The 35th Annual Brooklyn Tribute to the Rev. Dr. Martin Luther King Jr.
Held on Martin Luther King’s Birthday and online for the first time this year, the annual Brooklyn Academy of Music event featured a keynote address from Alicia Garza, a founder of the Black Lives Matter Global Network; musical performances from PJ Morton, Tarriona “Tank” Ball and the choir Sing Harlem; along with poetry from Ashley August and Timothy DuWhite. Political appearances included Letitia James, the New York attorney general; Representative Hakeem Jeffries, Democrat of New York; as well as Mayor Bill de Blasio and Senator Chuck Schumer, Democrat of New York. Available to stream through the month of February. bam.org/mlktribute
‘Four Hundred Souls: A Community History of African America, 1619-2019’
After the killing last year of George Floyd, in police custody in Minneapolis, Ibram X. Kendi’s 2019 book “How to Be an Antiracist,” soared up the best-seller list. In February, Kendi, the director of the Center for Antiracist Research at Boston University, and the historian Keisha N. Blain will release “Four Hundred Souls,” a historical retelling they assembled by 90 writers, each examining a five-year period in Black American history. On Feb. 1, the two editors will kick off the book release with a discussion of the work alongside the fellow writers Isabel Wilkerson, Clint Smith and Kiese Laymon. eventbrite.com
Black History Month in the Parks
Join the Urban Park Rangers for a series of distanced outdoor events in New York’s Central Park that will explore the city’s Black history. One walking tour focuses on Seneca Village, which was a neighborhood of predominantly African-American property owners in the pre-Central Park 1800s, while another discusses the sanctuary that the area provided for people escaping slavery via the Underground Railroad. For more modern history, check out Feb. 27’s gathering, which will look at how a recreational room party in the Bronx birthed hip-hop, when its growing crowd spilled over to what is now known as Cedar Playground. nycgovparks.org/events/black_history_month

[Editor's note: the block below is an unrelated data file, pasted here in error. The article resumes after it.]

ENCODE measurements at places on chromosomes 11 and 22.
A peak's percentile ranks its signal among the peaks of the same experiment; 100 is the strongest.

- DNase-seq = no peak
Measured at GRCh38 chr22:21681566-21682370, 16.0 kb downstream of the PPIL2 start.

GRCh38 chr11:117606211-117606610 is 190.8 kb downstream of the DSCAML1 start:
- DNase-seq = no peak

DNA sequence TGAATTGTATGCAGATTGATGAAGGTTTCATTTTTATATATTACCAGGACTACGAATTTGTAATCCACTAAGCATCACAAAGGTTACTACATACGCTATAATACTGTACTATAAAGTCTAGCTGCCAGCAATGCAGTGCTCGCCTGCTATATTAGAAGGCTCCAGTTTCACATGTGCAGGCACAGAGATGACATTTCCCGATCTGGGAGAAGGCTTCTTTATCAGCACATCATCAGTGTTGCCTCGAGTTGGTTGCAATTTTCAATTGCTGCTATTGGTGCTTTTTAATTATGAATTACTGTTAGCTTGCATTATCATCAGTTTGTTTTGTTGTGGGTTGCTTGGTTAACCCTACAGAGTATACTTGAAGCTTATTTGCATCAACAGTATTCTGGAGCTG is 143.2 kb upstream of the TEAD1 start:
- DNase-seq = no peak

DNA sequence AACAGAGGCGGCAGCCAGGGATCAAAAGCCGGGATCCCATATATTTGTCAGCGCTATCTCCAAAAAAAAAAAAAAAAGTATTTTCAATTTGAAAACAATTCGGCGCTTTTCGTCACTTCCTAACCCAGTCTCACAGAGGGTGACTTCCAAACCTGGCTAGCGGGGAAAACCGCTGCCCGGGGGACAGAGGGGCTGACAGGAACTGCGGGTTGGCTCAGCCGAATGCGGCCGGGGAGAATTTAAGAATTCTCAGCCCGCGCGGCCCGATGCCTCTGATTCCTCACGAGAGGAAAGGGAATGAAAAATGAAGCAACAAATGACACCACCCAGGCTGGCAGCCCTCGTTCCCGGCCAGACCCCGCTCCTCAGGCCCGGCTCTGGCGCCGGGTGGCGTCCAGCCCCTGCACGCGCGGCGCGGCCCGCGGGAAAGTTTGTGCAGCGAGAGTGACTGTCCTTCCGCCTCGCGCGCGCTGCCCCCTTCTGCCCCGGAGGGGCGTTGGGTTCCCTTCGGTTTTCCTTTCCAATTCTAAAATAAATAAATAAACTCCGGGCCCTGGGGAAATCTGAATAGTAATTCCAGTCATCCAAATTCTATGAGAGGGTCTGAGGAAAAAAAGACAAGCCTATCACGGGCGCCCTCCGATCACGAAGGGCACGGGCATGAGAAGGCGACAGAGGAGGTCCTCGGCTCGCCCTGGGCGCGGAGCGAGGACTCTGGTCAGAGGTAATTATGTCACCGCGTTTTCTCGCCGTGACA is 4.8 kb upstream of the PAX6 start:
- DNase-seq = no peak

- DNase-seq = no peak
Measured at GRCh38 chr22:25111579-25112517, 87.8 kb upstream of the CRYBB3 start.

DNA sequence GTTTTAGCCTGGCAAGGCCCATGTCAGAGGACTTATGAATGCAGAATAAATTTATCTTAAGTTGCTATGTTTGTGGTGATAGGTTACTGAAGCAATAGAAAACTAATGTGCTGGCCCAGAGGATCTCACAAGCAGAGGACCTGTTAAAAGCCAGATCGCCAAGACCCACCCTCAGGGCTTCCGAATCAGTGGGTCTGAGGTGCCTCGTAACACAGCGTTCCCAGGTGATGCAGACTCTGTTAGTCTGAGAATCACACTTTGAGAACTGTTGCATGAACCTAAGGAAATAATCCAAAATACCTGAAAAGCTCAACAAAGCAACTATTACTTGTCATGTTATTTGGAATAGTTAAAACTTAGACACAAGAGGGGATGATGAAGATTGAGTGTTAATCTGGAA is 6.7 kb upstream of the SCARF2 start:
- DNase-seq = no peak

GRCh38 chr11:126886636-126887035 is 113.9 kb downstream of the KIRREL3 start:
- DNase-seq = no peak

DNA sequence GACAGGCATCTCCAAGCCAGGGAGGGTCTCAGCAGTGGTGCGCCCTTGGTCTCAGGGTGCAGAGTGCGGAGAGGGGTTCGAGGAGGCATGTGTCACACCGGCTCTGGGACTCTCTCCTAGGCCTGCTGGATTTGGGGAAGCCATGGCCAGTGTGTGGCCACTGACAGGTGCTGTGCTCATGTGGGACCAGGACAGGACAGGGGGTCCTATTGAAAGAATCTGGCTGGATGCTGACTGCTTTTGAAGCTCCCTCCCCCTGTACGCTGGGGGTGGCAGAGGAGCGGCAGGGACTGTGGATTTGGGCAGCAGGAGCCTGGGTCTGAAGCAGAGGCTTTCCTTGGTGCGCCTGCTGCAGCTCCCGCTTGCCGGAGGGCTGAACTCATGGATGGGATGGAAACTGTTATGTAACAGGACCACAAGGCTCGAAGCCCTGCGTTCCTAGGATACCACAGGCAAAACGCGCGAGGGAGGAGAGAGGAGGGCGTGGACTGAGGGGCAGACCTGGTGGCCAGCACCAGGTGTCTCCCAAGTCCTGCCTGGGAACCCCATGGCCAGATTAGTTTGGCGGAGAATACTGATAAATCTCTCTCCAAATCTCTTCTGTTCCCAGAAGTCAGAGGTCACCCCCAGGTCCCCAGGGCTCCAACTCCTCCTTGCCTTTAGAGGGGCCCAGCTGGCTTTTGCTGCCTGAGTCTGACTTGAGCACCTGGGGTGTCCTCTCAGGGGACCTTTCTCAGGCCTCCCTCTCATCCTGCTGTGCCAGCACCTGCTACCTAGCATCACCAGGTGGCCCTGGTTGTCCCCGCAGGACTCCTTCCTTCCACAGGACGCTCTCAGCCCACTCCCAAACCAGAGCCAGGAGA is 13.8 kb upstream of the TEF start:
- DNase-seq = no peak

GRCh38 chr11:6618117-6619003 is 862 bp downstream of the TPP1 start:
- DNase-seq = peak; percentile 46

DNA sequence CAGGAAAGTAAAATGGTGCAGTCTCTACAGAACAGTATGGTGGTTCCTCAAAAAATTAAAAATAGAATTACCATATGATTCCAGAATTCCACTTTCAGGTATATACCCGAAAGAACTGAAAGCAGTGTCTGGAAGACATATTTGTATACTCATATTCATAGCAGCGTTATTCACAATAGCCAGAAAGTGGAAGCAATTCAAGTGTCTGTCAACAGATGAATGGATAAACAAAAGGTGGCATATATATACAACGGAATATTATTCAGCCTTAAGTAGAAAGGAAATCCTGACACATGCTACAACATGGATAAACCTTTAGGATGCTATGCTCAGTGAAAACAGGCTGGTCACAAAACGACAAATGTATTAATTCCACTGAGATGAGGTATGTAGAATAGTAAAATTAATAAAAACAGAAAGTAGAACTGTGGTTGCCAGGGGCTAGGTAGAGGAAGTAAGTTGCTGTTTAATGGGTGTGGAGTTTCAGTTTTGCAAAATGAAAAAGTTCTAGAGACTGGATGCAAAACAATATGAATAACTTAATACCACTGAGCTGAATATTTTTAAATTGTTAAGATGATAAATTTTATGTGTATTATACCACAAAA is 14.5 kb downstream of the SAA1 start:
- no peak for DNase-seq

Flowering Forest: A Tree Tribute to John Lewis
The death of Representative John Lewis in July was a tremendous loss to both his city, Atlanta, and the legacy of the civil rights movement, of which he was a longtime hero — Lewis was just 25 when he was beaten at a voting rights march in Selma, Ala. Atlanta will be honoring him in Freedom Park with a living memorial made up of shrubs, daffodil fields and more than 300 blooming trees. The multiyear project begins Feb. 19 as a three-day volunteer planting project, finishing on the 21st, which was the Lewis’s birthday. The plants are intended to bloom annually around that time, honoring his memory year after year. treesatlanta.org/johnlewis/
Storby by: Adrienne Gaffney